Return to: Cross-border Overlanding
I cannot agree more with Elise Haber regarding the development of Lekhubu Island in Botswana, described in the September 2016 issue.
The island has always had a spiritual atmosphere of peace and tranquillity. It is a great pity that this is being commercially exploited, but, unfortunately, this is not an uncommon phenomenon.
Fortunately, there is an alternative which we need to keep a secret known only to wildlife enthusiasts. Kukonje Island (the spelling varies from one source to another), south-east of Khubu Island on Sowa Pan, is accessed from the eastern shore of the pan.
When travelling from Maun via Gweta, turn right at Nata (the shop at the filling station is reasonably well stocked) and continue southeast on the Francistown road (A3).
Pass the turn-off on the right to the Sowa Pan Sodaash mine. Pass through the vet fence just before Dukwi, and immediately thereafter turn right (60km from Nata), to travel along the track on the southern side of the fence.
Cross the railway line, and cross two streams (The streams are easy to cross when dry, but could be very difficult if the stream is full, as one needs to travel down fairly narrow ridges which may be virtually impossible when they are hidden under water).
About 60km from the turn-off on the tarred road, there is a vet gate on the right. Turn in here, and ask the vet personnel about the condition of the road over the pan. The road continues past the staff houses to the edge of the pan − about 2km).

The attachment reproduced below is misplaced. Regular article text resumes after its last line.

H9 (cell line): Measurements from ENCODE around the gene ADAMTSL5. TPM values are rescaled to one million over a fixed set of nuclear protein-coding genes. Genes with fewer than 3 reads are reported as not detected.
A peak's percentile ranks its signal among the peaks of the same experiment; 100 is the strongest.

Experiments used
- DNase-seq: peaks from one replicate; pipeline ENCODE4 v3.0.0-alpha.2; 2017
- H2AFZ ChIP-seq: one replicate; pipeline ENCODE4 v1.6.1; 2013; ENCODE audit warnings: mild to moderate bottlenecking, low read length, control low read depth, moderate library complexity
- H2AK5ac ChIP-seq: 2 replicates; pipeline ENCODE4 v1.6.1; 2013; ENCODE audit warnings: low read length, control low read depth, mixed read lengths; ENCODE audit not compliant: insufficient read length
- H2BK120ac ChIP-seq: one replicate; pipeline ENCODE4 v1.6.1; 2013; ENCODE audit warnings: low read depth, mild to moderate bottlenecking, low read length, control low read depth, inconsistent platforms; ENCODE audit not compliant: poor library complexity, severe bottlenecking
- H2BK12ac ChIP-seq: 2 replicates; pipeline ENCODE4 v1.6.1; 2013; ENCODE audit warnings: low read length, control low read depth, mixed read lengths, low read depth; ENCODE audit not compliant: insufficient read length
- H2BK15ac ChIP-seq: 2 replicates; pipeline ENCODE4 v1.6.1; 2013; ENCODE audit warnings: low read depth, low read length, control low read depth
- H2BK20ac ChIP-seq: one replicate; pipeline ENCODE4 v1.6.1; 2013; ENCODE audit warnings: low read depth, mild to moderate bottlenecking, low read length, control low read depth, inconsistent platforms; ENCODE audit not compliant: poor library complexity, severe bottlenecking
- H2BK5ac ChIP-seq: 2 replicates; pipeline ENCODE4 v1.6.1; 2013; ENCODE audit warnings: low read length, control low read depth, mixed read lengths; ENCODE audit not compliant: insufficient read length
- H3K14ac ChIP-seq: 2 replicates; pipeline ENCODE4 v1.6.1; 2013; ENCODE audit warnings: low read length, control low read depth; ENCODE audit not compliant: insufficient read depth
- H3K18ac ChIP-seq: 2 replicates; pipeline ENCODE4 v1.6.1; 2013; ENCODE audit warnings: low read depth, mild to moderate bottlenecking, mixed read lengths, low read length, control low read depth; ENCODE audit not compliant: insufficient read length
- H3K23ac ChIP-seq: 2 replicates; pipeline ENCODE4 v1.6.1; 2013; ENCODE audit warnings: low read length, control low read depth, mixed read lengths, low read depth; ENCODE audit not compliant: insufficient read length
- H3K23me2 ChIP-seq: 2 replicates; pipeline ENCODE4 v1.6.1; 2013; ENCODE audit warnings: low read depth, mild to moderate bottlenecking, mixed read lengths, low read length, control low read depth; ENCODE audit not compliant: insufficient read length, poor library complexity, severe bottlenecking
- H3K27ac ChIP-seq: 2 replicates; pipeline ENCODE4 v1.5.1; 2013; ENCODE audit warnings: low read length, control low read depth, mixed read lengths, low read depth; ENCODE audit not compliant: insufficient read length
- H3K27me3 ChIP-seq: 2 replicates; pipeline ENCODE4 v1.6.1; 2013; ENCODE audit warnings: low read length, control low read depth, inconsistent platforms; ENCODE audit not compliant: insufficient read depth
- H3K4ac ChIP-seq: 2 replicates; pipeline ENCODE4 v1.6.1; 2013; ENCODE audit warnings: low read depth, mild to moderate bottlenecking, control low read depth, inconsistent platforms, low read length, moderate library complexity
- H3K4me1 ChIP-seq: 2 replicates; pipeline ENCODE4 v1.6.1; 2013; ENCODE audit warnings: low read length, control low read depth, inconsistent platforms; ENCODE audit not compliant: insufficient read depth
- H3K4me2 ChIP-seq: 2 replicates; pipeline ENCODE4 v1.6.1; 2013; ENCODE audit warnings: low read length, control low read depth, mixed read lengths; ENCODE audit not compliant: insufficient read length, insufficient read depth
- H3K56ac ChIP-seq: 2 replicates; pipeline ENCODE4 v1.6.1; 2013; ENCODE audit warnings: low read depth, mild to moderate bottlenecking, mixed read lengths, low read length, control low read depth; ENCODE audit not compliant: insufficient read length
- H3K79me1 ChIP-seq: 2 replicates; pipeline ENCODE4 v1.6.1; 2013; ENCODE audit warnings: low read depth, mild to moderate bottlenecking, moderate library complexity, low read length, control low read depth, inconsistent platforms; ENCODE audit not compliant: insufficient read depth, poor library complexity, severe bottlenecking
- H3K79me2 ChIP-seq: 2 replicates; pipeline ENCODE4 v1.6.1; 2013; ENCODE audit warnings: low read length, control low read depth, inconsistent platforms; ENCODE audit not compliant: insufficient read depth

If there is any water in the pan, be careful! (Although I did not try it, I understand that there is a track up to the right, going north along the pan edge, which leads to a camping spot with a view over the pan to the island). If it is dry, cross the pan, keeping the fence on your left. About 3.5km later, you will reach the island.
Proceed along the shore in a northerly direction (i.e. to your right), until you find the track leading to the island. From there, you can explore the island.
The track goes over a rocky ridge. The witgat trees (shepherd’s tree or boscia albitrunca) are amazing, fashioned by the wind and dwarfed because of infrequent rain. Turning right (north) brings you to a lookout point with a view over the pan towards Khubu Island.
When returning to the ridge crossing, turn right and drive into the lowlands. Here you will find baobab (Adansonia digitata) trees, and one or two have long-drops. You may camp in the quiet of their shade. (Be warned, though, that those who rest under a baobab are said to become hooked on Africa and become a little bush crazy.) During the night which I spent alone under a baobab, I was sure that I heard a leopard growl.
Exploring the southern side of the island reveals more Baobabs as well as the fascinating star chestnuts − be careful, the hairs of these will pierce your skin and itch forever. Kukoje may not have as many baobabs as Khubu, or the same mystical atmosphere, but the island has its own charm. The views over the pan are stunning, the trees tell stories of hard days past, and the solitude whispers tales of ancient Africa.
The shoreline of the pan on the mainland is covered in water-honed pebbles of many hues, telling of the great waters which once filled the pan.
The cherry on the top? There is no charge to visit, or camp on, the island!